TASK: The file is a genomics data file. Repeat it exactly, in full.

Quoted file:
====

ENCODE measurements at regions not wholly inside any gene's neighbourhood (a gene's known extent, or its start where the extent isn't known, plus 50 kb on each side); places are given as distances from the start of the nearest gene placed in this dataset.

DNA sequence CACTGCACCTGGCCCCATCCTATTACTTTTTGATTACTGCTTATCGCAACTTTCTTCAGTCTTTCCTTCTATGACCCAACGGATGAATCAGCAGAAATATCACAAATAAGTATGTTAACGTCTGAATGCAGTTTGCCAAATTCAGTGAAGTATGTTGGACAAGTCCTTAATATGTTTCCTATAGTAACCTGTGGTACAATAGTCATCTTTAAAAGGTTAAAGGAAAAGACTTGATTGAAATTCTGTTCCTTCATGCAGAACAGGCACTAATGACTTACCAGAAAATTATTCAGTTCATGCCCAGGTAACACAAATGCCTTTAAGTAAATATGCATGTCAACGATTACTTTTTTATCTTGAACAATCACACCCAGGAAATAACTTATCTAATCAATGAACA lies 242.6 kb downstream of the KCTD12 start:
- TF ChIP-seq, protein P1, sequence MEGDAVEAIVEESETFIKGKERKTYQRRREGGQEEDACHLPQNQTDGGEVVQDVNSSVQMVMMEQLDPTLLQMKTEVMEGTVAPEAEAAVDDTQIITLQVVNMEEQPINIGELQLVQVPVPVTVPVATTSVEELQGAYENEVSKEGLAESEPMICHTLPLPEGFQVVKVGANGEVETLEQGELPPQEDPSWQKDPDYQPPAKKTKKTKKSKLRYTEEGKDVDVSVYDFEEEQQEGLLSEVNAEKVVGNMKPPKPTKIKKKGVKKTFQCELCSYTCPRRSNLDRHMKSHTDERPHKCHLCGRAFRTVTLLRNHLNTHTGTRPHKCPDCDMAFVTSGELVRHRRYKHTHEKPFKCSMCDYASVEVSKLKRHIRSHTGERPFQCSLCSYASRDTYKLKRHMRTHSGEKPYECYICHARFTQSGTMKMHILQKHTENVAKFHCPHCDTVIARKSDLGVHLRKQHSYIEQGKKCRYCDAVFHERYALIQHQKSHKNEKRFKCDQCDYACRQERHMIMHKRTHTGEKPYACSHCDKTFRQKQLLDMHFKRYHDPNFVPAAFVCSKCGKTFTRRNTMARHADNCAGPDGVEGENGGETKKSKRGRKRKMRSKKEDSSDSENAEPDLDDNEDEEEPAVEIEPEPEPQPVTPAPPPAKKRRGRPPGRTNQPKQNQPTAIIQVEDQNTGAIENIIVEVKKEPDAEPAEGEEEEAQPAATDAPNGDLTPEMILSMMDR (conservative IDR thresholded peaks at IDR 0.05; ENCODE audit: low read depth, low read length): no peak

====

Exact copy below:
ENCODE measurements at regions not wholly inside any gene's neighbourhood (a gene's known extent, or its start where the extent isn't known, plus 50 kb on each side); places are given as distances from the start of the nearest gene placed in this dataset.

DNA sequence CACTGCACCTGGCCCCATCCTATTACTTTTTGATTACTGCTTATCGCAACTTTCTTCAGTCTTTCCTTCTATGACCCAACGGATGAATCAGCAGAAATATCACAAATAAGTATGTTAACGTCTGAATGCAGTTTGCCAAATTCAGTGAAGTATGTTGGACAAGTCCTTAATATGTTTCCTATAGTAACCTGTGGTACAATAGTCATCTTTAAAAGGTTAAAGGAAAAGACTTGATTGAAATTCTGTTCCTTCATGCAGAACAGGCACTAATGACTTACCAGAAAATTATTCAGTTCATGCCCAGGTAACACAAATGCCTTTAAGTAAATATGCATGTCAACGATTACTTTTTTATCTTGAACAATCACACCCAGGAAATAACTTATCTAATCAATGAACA lies 242.6 kb downstream of the KCTD12 start:
- TF ChIP-seq, protein P1, sequence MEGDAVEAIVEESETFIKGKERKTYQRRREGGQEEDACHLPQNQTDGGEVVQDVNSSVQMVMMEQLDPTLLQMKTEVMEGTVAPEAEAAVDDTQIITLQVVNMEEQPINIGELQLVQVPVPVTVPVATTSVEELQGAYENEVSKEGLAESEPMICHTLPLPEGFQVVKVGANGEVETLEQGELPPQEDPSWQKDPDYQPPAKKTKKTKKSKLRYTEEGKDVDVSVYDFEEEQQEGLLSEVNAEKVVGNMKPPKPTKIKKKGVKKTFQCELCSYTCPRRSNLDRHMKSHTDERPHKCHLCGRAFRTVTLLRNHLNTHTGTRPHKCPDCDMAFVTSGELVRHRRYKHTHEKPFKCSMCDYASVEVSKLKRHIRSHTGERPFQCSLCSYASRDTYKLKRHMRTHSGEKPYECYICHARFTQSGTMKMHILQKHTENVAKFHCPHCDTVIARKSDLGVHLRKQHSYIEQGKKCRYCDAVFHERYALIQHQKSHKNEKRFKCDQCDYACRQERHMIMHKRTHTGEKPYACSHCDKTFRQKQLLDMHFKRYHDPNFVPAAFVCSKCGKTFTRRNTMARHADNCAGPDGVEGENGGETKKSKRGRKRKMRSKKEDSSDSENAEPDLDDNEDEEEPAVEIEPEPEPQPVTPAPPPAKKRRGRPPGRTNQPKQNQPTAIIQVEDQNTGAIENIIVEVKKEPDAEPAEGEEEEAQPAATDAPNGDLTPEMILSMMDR (conservative IDR thresholded peaks at IDR 0.05; ENCODE audit: low read depth, low read length): no peak